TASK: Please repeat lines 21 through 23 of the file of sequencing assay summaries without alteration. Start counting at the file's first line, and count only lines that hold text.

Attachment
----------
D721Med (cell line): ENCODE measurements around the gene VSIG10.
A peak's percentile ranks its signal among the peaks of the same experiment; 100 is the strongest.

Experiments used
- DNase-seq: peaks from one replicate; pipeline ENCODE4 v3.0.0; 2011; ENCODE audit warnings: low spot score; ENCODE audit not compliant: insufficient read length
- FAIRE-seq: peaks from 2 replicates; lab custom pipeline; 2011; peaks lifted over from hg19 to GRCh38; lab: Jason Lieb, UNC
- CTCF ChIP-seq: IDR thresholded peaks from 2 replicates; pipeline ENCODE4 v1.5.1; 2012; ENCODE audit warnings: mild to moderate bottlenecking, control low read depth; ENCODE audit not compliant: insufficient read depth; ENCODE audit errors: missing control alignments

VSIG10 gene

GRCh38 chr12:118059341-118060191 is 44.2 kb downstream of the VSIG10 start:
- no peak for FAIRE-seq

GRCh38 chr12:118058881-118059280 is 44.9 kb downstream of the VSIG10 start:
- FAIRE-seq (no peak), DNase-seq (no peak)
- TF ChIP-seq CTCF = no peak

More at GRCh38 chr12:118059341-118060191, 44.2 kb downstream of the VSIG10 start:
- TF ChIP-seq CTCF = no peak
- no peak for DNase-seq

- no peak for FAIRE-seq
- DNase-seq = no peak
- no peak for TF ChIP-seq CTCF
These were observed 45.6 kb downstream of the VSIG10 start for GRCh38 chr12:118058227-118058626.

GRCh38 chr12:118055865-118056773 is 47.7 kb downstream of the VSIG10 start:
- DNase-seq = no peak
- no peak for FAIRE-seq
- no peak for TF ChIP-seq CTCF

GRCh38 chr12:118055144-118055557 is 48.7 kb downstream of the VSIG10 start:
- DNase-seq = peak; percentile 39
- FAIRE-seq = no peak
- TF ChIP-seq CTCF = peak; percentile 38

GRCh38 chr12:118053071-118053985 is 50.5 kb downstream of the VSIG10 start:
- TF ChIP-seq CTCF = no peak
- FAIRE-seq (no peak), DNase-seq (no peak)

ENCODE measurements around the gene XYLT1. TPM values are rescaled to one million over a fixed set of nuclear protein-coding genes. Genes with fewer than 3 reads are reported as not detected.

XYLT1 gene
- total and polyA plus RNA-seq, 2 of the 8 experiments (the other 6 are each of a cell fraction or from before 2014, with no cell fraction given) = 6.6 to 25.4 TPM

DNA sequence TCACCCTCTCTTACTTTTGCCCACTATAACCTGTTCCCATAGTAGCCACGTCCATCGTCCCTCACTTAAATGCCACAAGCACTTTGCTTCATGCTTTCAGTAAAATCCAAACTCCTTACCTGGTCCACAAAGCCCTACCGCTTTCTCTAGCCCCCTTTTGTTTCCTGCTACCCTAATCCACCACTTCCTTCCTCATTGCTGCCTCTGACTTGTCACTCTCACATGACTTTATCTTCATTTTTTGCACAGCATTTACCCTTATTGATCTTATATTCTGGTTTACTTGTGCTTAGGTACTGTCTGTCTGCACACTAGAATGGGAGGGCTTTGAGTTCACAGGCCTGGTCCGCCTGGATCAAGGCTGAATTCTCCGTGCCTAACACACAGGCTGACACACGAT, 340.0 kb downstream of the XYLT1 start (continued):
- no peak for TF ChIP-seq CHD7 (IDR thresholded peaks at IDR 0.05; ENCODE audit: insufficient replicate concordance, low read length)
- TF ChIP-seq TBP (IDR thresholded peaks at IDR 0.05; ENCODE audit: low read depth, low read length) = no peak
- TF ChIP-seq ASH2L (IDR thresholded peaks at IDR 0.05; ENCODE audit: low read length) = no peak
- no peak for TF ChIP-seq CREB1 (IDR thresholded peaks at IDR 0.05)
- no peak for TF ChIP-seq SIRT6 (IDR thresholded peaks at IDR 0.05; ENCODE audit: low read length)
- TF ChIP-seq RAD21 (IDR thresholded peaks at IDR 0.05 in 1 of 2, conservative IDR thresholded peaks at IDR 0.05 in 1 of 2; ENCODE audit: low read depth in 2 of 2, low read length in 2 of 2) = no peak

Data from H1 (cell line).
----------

- DNase-seq = no peak
- no peak for FAIRE-seq
- no peak for TF ChIP-seq CTCF